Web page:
The next week, all the tests necessary to determine his complete diagnosis were done: bone marrow, CT scans, ultrasounds, X-rays, countless blood tests and a lymph node biopsy from a slightly larger node on the other side of his neck.

We finally received his complete diagnosis on Wednesday, January 16th.  Mason had stage 4 Burkitt’s lymphoma. He tested positive for Burkitt’s on both sides of his neck and 5 per cent in his bone marrow. Of course, we jumped on the computer and googled Burkitt’s. Pictures for Burkitt’s are shocking. Researching what our son had and what the treatment might entail kept us up all night. We cried harder and longer that night than any other time; not our son, not our six-year-old baby.

The next morning brought a new determination; there were no options in this journey. We had to win. And with that determination, Team Mason was born. Our family of four, our extended family and our incredible friends all became part of that team.

One of many days spent at the hospital.
One of many days spent at the hospital.

Mason went through five rounds of extremely intense chemotherapy. Each round brought on different challenges, but Mason never ever quit. He didn’t want to do it for one more second, but he never quit. He was aMazing. He is the bravest person I know.

The Alberta Children’s Hospital is such an amazing place. Not a place any family wants to know well, but we are so lucky to have it here in Calgary. We met many incredible people on unit one: doctors, nurses, families, volunteers and organizations. Being on that unit was humbling to say the least. It really grounded us and made us realize how fortunate we really were. When we first arrived, we thought our world was crashing down; however, when we found out Mason’s complete diagnosis and treatment plan, we were certain Mason was going to beat his cancer. We met so many other families who did not know their future. I can not possibly imagine their fear and pain.

We spent 60 nights at the hospital in unit one. It became our home away from home.

On May 14th, we heard the magical words every oncology family dreams of hearing: “Mason is in remission.”  He then went through his last round of chemo, like a champ. He strolled into that unit, said “Hi” to all the ladies in the nurses’ station, walked into his room and started to set up his bed and room the way he likes it. Through that week, he showed everyone his magic tricks and told them all his jokes, something he never did in the previous rounds. He was in a good space and knew what to expect.

Mason's last chemo in May 2014.
Mason’s last chemo in May 2014.

On May 21, 10 days before his seventh birthday, he had his broviac line removed. Forty eight hours later, he was able to lay down in a bath for the first time in months. He lay in that tub until the water went cold. I will never forget the look on his face that day. There was so much peace.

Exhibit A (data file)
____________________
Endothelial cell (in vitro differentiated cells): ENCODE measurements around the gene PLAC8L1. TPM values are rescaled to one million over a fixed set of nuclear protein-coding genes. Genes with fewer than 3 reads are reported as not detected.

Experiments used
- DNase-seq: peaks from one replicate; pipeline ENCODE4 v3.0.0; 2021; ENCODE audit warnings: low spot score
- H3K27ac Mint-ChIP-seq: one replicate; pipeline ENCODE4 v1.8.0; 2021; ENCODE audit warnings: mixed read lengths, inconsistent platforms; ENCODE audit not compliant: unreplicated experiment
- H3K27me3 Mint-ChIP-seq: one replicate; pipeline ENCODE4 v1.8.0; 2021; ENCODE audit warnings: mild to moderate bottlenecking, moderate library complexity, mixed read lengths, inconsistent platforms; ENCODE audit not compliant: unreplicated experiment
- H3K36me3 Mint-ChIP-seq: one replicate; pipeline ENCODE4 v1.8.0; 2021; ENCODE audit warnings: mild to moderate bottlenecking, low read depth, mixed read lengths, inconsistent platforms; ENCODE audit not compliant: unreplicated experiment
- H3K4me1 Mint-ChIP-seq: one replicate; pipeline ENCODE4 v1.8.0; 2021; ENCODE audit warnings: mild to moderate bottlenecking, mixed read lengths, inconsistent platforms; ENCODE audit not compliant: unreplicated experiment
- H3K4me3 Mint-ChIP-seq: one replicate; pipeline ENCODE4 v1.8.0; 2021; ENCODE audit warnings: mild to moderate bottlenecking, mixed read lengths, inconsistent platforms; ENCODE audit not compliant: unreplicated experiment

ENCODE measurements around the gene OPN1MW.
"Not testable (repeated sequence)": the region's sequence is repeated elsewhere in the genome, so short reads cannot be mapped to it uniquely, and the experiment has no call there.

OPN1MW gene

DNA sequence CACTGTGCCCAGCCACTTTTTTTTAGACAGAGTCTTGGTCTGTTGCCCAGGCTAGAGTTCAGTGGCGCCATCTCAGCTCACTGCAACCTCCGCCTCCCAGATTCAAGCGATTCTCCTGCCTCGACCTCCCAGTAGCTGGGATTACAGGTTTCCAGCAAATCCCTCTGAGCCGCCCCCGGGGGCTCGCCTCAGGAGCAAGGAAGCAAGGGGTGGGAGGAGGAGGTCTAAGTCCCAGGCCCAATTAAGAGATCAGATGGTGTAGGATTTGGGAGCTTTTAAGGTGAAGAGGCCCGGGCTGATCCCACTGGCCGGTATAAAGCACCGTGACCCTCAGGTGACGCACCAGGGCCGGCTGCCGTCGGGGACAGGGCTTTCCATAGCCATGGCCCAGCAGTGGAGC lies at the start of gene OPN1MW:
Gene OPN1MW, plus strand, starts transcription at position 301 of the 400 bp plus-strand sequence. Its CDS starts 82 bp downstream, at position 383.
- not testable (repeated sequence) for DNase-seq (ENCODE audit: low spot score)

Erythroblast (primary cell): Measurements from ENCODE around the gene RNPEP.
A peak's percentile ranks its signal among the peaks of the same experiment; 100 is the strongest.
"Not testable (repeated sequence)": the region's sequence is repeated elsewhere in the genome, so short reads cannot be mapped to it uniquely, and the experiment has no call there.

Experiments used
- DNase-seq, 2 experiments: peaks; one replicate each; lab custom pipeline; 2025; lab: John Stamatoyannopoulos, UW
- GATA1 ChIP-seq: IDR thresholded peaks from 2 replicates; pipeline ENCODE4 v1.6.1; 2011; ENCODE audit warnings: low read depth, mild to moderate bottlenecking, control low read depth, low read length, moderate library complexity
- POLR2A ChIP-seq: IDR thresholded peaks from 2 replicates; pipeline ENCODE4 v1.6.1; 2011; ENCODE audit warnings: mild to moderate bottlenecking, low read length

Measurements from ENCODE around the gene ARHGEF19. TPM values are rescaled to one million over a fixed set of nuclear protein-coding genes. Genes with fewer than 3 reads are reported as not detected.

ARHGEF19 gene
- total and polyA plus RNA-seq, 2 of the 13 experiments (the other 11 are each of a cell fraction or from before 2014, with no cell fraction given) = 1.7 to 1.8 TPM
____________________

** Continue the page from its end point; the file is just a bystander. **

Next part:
We have spent our days since then trying to find our new normal, finding joy in every day. Although that year was the worst year ever for us, we really are the lucky ones. Our family is whole and we count our blessings every day for that.

One of our normals includes being part of the Kids Cancer Care Foundation of Alberta, an organization we are so lucky to be part of. They include us in so many amazing activities and events, but the very best one of them all is Camp Kindle. This past summer our boys were able to go to camp again. Bennett and Mason LOVE camp. They meet kids who know exactly what life with, during, and after cancer is like. They meet lots of kids and quickly make life-long friends. They swim, hike, sing, laugh and have genuine fun.

Diego and I have also been to Camp Kindle ourselves, once for Family Camp and once for Survivor Day. What a magical place. The peaceful environment overtakes any stress or outside noise in your head. If you ever get a chance to visit, go. You’ll know exactly what I’m talking about.

Mason and Bennett have attended camp every summer since Mason's diagnosis.
Mason and Bennett love going to Camp Kindle.

Kids Cancer Care isn’t just about the delicious pizza they deliver every Wednesday on the unit at the hospital and camp though. This incredible organization has done so much for our family. They filled our freezer with delicious food when Mason was in treatment. They include families in so many awesome Kids Cancer Care events — theatre tickets, sporting events, going to the North Pole on the Polar Express, galas, even golf tournaments.